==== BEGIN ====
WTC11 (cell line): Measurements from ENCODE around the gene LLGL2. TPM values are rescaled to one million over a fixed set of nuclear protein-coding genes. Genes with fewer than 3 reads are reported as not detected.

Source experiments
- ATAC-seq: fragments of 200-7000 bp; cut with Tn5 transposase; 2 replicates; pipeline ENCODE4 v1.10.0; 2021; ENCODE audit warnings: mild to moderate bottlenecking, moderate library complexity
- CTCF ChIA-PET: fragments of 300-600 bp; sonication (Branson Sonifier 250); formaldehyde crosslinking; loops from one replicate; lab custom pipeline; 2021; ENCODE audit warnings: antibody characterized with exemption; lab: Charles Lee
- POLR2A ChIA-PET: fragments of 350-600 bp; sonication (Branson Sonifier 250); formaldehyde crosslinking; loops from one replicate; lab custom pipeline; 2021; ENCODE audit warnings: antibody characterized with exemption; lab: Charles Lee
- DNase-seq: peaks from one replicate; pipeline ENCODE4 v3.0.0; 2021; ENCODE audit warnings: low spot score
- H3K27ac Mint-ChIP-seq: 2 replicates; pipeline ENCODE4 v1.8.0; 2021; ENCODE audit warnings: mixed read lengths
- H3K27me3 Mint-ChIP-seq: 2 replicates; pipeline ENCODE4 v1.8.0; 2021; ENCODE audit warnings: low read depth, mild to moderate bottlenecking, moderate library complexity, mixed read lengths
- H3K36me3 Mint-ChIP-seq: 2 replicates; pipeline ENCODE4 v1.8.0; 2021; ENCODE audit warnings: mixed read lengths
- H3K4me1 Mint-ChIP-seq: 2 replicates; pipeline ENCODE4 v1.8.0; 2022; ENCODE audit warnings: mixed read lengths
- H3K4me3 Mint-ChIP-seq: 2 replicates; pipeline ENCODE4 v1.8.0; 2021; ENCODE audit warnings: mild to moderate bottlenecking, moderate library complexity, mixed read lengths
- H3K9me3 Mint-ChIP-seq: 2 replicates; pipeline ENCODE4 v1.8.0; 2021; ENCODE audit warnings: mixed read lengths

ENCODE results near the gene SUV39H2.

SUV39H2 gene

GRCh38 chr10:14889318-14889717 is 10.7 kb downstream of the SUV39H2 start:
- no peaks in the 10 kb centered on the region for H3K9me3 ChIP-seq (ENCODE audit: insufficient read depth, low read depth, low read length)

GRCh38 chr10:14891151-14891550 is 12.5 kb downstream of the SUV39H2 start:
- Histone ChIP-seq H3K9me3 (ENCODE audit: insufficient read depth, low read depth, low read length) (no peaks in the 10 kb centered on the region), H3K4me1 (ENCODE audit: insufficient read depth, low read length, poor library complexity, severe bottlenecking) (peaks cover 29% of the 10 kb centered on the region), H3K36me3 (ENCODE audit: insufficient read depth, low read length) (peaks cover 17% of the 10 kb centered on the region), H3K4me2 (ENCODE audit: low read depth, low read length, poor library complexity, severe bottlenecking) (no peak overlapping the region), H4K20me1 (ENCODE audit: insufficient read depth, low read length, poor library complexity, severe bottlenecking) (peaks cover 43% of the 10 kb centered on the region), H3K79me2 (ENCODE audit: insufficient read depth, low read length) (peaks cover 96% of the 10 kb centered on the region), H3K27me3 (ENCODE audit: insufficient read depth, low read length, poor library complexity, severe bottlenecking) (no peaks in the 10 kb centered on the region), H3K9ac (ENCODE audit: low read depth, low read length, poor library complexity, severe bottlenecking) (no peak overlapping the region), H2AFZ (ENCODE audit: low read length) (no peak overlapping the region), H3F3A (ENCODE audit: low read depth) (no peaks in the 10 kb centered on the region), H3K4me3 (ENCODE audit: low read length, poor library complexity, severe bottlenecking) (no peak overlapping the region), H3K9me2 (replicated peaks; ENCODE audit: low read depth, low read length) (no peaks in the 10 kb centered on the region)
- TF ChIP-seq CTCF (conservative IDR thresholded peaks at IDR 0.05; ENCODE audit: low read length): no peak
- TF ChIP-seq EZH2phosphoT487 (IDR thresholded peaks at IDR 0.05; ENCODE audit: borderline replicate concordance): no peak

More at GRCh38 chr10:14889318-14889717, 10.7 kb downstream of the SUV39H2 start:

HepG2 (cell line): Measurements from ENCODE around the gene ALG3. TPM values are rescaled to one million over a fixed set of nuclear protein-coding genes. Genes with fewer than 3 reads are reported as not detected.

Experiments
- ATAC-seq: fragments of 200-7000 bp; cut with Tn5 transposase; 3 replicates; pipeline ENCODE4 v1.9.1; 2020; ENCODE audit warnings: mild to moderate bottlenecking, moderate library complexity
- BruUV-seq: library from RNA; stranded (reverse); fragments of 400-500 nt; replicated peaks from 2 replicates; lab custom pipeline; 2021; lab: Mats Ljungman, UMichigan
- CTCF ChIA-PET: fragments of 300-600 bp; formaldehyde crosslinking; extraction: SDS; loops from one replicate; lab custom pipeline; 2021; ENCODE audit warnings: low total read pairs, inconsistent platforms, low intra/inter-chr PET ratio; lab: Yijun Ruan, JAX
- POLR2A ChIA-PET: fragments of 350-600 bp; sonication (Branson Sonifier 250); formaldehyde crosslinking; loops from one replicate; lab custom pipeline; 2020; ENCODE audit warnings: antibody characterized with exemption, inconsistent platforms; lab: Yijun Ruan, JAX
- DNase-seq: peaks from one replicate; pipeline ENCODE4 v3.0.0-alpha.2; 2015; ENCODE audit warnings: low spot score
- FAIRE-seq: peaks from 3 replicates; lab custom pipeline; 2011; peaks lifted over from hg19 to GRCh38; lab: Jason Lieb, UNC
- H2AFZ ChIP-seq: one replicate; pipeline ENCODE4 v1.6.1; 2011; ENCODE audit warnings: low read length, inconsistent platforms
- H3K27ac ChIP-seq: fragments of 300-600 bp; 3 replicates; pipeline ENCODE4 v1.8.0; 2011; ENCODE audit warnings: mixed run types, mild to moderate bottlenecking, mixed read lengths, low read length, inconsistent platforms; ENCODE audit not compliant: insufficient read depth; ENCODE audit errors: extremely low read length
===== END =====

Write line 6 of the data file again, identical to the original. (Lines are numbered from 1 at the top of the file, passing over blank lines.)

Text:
- DNase-seq: peaks from one replicate; pipeline ENCODE4 v3.0.0; 2021; ENCODE audit warnings: low spot score